Item description for Galaxy Formation (Astronomy and Astrophysics Library) by Malcolm S. Longair...
This is a textbook for graduate students in astrophysics. The author is extremely well known not only as an astrophysicist but also as a writer of superb talent. The presentation is clear and the book should become a favourite text for students. It deals with the matter and radiation content of the universe, and the formation of galaxies, and it gives a comprehensive introduction to relativistic astrophysics as needed for the clarification of cosmological ideas.
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Est. Packaging Dimensions: Length: 9.3" Width: 6.2" Height: 1" Weight: 1.75 lbs.
Release Date Mar 16, 2000
ISBN 3540637850 ISBN13 9783540637851
Availability 0 units.
More About Malcolm S. Longair
Malcolm Longair is Emeritus Jacksonian Professor of Natural Philosophy and Director of Development at the Cavendish Laboratory, University of Cambridge. He has held many highly distinguished positions within physics and astronomy and has served on and chaired many international committees, boards and panels, working with both NASA and the European Space Agency. He has received much recognition for his work, including the Pilkington Prize of the University of Cambridge for Excellence in Teaching and a CBE in the millennium honours list for his services to astronomy and cosmology. His previous well-received books for Cambridge University Press include Theoretical Concepts in Physics (2003), The Cosmic Century: A History of Astrophysics and Cosmology (2005) and High Energy Astrophysics (2011).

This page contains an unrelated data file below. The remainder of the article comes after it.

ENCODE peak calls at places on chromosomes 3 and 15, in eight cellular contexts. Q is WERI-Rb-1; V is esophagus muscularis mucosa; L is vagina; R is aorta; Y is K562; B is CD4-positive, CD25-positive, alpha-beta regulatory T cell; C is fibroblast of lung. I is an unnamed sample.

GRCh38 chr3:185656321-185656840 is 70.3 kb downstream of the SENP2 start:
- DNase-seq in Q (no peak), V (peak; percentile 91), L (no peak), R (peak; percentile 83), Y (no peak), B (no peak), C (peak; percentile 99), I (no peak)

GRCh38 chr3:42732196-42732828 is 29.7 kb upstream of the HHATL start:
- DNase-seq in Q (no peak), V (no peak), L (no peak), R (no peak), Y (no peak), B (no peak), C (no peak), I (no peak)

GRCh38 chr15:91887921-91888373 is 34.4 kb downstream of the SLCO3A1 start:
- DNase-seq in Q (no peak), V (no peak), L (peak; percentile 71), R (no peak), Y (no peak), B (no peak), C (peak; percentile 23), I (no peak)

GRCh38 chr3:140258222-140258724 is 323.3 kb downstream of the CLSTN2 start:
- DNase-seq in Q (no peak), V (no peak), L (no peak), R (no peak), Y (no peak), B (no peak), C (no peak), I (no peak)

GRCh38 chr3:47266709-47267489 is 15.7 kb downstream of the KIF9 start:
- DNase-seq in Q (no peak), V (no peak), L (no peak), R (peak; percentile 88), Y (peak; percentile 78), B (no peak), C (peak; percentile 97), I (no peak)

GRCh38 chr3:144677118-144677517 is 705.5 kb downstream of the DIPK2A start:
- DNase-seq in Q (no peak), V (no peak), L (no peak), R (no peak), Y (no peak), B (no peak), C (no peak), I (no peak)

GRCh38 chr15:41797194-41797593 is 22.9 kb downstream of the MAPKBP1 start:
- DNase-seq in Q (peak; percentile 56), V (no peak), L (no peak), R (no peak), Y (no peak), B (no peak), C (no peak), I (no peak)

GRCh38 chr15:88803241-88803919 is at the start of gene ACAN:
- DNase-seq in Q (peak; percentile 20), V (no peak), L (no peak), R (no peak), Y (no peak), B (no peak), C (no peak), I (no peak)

Malcolm S. Longair has an academic affiliation as follows - University of Cambridge.
Reviews - What do customers think about Galaxy Formation (Astronomy and Astrophysics Library)?
Review May 8, 2008
The book is very detailed and covers a wide range in galaxy formation. It explains astrophysical processes very clearly and can be recommended for students.
Best single volume text for galaxy formation and the formation of structure Mar 12, 2006
This is an oustanding text on the physics of the formation of structure in the Universe. It is written at the level of a beginning graduate student in physics or astronomy, and will provide sufficient background for the student to begin serious research in this area. The text is well written and the topics well chosen. It was written in 1998, so it is already a bit dated (it obviously contains nothing about the most recent advances in dark energy), but all the basics are here. This explains what we know and what we don't know about how and why clusters and galaxies form, dark matter, and the Big Bang.